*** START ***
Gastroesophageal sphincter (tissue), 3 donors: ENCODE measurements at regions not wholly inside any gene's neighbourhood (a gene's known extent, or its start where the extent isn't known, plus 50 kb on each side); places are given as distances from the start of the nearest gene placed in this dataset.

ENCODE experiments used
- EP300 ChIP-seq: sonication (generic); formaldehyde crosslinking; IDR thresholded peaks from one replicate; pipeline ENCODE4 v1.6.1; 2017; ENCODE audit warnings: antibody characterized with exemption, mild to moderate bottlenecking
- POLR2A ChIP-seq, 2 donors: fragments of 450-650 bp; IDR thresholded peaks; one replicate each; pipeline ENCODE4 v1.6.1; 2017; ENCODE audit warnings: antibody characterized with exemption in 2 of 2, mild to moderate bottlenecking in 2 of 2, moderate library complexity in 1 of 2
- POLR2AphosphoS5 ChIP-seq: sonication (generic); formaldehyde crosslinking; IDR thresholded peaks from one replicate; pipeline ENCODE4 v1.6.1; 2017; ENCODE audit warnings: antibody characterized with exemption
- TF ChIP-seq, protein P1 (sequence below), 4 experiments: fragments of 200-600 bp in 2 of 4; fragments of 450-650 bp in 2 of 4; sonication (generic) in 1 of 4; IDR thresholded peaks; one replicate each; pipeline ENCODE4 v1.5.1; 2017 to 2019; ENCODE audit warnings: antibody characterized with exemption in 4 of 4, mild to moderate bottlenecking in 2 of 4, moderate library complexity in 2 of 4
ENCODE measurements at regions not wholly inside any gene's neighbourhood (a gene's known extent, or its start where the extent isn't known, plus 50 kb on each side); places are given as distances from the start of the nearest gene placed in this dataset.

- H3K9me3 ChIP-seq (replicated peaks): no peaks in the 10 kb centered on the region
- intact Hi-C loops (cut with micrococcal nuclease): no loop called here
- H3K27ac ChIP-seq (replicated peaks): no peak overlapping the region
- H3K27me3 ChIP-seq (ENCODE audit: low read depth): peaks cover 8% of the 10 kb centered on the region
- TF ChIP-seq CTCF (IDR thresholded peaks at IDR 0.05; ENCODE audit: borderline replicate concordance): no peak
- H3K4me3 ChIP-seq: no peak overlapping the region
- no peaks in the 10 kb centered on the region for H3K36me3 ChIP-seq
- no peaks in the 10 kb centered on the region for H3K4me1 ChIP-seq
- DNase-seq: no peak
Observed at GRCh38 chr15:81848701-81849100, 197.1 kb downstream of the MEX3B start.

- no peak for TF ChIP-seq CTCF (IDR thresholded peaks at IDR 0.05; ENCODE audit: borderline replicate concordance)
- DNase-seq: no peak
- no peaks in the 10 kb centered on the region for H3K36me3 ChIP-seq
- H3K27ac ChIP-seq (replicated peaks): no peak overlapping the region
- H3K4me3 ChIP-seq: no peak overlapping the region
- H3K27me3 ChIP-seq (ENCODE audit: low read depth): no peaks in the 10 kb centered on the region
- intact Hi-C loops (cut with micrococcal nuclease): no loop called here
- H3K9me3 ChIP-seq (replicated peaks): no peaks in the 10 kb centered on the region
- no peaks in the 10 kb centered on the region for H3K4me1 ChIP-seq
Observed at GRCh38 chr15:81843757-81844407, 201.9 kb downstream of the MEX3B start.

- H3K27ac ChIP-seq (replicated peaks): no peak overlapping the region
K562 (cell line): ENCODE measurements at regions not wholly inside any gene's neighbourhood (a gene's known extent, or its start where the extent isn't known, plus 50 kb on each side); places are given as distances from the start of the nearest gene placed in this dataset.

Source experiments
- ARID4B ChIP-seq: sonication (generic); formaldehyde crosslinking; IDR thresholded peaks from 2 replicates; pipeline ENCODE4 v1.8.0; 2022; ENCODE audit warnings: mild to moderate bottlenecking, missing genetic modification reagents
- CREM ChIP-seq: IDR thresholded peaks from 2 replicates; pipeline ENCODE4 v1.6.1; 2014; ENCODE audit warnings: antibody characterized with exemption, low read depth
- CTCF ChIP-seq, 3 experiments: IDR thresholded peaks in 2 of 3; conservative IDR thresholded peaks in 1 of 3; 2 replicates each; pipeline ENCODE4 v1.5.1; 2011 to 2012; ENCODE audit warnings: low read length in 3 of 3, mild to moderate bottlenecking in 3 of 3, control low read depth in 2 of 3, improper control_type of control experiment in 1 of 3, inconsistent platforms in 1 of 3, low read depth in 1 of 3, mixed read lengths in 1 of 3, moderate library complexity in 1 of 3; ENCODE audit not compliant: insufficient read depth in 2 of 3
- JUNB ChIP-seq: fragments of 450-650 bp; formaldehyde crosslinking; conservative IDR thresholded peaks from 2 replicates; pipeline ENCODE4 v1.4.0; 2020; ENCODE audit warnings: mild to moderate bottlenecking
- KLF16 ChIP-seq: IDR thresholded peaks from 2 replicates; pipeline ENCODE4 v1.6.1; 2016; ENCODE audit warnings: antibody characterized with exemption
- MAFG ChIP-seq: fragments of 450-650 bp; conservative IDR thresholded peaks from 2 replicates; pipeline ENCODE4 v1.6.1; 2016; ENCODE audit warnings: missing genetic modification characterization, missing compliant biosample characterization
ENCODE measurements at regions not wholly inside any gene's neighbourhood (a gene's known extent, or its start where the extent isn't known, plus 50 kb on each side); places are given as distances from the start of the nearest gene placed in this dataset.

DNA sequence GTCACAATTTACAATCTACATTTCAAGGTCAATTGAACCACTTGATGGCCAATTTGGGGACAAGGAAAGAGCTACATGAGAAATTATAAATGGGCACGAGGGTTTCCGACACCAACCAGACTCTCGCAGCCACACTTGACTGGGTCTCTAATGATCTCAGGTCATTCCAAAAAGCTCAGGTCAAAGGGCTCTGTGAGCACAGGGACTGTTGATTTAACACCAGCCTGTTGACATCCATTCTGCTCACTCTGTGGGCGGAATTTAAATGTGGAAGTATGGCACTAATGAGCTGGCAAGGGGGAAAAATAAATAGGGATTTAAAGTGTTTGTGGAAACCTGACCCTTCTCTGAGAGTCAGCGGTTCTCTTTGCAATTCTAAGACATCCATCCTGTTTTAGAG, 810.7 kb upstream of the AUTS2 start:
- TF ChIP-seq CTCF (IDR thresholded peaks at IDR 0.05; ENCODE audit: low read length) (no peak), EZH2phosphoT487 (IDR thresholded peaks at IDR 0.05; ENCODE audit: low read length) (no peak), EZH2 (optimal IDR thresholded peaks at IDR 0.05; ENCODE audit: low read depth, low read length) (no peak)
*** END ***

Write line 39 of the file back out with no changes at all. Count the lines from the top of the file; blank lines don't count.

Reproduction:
- TF ChIP-seq CTCF (IDR thresholded peaks at IDR 0.05; ENCODE audit: low read length) (no peak), EZH2phosphoT487 (IDR thresholded peaks at IDR 0.05; ENCODE audit: low read length) (no peak), EZH2 (optimal IDR thresholded peaks at IDR 0.05; ENCODE audit: low read depth, low read length) (no peak)